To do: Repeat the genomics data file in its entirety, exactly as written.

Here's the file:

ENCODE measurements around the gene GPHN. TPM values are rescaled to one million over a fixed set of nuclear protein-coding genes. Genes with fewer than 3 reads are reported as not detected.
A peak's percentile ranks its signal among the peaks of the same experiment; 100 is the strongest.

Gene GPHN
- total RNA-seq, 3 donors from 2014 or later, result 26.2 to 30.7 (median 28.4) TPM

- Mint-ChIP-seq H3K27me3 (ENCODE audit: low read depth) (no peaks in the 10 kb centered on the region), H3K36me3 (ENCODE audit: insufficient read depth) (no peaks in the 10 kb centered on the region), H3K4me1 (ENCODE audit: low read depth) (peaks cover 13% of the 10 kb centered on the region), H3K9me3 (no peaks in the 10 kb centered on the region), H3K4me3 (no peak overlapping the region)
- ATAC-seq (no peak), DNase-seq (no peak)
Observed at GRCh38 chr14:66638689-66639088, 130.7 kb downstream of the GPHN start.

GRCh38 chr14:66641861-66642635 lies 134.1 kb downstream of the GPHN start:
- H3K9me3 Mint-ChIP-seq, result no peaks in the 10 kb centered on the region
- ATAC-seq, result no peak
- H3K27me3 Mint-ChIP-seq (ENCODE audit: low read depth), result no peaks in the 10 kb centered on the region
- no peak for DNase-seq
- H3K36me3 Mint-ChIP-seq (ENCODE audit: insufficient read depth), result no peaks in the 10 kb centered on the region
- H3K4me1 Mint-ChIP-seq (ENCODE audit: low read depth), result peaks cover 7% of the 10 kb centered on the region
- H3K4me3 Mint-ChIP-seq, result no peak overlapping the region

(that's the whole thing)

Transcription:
ENCODE measurements around the gene GPHN. TPM values are rescaled to one million over a fixed set of nuclear protein-coding genes. Genes with fewer than 3 reads are reported as not detected.
A peak's percentile ranks its signal among the peaks of the same experiment; 100 is the strongest.

Gene GPHN
- total RNA-seq, 3 donors from 2014 or later, result 26.2 to 30.7 (median 28.4) TPM

- Mint-ChIP-seq H3K27me3 (ENCODE audit: low read depth) (no peaks in the 10 kb centered on the region), H3K36me3 (ENCODE audit: insufficient read depth) (no peaks in the 10 kb centered on the region), H3K4me1 (ENCODE audit: low read depth) (peaks cover 13% of the 10 kb centered on the region), H3K9me3 (no peaks in the 10 kb centered on the region), H3K4me3 (no peak overlapping the region)
- ATAC-seq (no peak), DNase-seq (no peak)
Observed at GRCh38 chr14:66638689-66639088, 130.7 kb downstream of the GPHN start.

GRCh38 chr14:66641861-66642635 lies 134.1 kb downstream of the GPHN start:
- H3K9me3 Mint-ChIP-seq, result no peaks in the 10 kb centered on the region
- ATAC-seq, result no peak
- H3K27me3 Mint-ChIP-seq (ENCODE audit: low read depth), result no peaks in the 10 kb centered on the region
- no peak for DNase-seq
- H3K36me3 Mint-ChIP-seq (ENCODE audit: insufficient read depth), result no peaks in the 10 kb centered on the region
- H3K4me1 Mint-ChIP-seq (ENCODE audit: low read depth), result peaks cover 7% of the 10 kb centered on the region
- H3K4me3 Mint-ChIP-seq, result no peak overlapping the region